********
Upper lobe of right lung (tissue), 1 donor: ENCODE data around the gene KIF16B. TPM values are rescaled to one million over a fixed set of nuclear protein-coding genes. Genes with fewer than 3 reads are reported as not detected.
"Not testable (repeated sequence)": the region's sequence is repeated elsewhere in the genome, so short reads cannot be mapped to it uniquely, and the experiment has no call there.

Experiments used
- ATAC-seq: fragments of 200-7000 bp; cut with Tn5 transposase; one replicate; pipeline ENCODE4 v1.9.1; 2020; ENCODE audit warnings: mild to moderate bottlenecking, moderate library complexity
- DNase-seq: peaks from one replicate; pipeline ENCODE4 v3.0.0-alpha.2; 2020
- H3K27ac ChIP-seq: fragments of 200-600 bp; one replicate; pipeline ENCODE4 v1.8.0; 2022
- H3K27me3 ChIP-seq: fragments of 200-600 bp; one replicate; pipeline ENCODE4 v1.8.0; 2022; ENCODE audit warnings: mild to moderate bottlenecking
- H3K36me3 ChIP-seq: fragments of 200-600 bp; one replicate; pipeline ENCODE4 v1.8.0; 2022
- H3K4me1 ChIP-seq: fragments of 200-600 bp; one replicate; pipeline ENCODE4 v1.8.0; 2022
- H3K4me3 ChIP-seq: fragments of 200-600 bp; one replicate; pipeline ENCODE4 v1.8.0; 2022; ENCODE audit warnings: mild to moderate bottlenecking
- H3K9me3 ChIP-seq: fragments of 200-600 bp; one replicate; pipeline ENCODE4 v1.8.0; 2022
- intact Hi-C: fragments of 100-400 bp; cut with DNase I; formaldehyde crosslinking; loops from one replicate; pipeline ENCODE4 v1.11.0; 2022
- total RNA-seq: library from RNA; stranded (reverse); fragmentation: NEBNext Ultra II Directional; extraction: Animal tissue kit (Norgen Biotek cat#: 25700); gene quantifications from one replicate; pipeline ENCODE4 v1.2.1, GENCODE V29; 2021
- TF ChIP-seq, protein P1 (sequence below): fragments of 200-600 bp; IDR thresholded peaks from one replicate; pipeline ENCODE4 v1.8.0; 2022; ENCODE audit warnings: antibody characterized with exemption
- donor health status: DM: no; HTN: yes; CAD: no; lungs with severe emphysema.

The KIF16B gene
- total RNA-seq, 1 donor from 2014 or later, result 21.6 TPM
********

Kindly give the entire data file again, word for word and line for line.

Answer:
Upper lobe of right lung (tissue), 1 donor: ENCODE data around the gene KIF16B. TPM values are rescaled to one million over a fixed set of nuclear protein-coding genes. Genes with fewer than 3 reads are reported as not detected.
"Not testable (repeated sequence)": the region's sequence is repeated elsewhere in the genome, so short reads cannot be mapped to it uniquely, and the experiment has no call there.

Experiments used
- ATAC-seq: fragments of 200-7000 bp; cut with Tn5 transposase; one replicate; pipeline ENCODE4 v1.9.1; 2020; ENCODE audit warnings: mild to moderate bottlenecking, moderate library complexity
- DNase-seq: peaks from one replicate; pipeline ENCODE4 v3.0.0-alpha.2; 2020
- H3K27ac ChIP-seq: fragments of 200-600 bp; one replicate; pipeline ENCODE4 v1.8.0; 2022
- H3K27me3 ChIP-seq: fragments of 200-600 bp; one replicate; pipeline ENCODE4 v1.8.0; 2022; ENCODE audit warnings: mild to moderate bottlenecking
- H3K36me3 ChIP-seq: fragments of 200-600 bp; one replicate; pipeline ENCODE4 v1.8.0; 2022
- H3K4me1 ChIP-seq: fragments of 200-600 bp; one replicate; pipeline ENCODE4 v1.8.0; 2022
- H3K4me3 ChIP-seq: fragments of 200-600 bp; one replicate; pipeline ENCODE4 v1.8.0; 2022; ENCODE audit warnings: mild to moderate bottlenecking
- H3K9me3 ChIP-seq: fragments of 200-600 bp; one replicate; pipeline ENCODE4 v1.8.0; 2022
- intact Hi-C: fragments of 100-400 bp; cut with DNase I; formaldehyde crosslinking; loops from one replicate; pipeline ENCODE4 v1.11.0; 2022
- total RNA-seq: library from RNA; stranded (reverse); fragmentation: NEBNext Ultra II Directional; extraction: Animal tissue kit (Norgen Biotek cat#: 25700); gene quantifications from one replicate; pipeline ENCODE4 v1.2.1, GENCODE V29; 2021
- TF ChIP-seq, protein P1 (sequence below): fragments of 200-600 bp; IDR thresholded peaks from one replicate; pipeline ENCODE4 v1.8.0; 2022; ENCODE audit warnings: antibody characterized with exemption
- donor health status: DM: no; HTN: yes; CAD: no; lungs with severe emphysema.

The KIF16B gene
- total RNA-seq, 1 donor from 2014 or later, result 21.6 TPM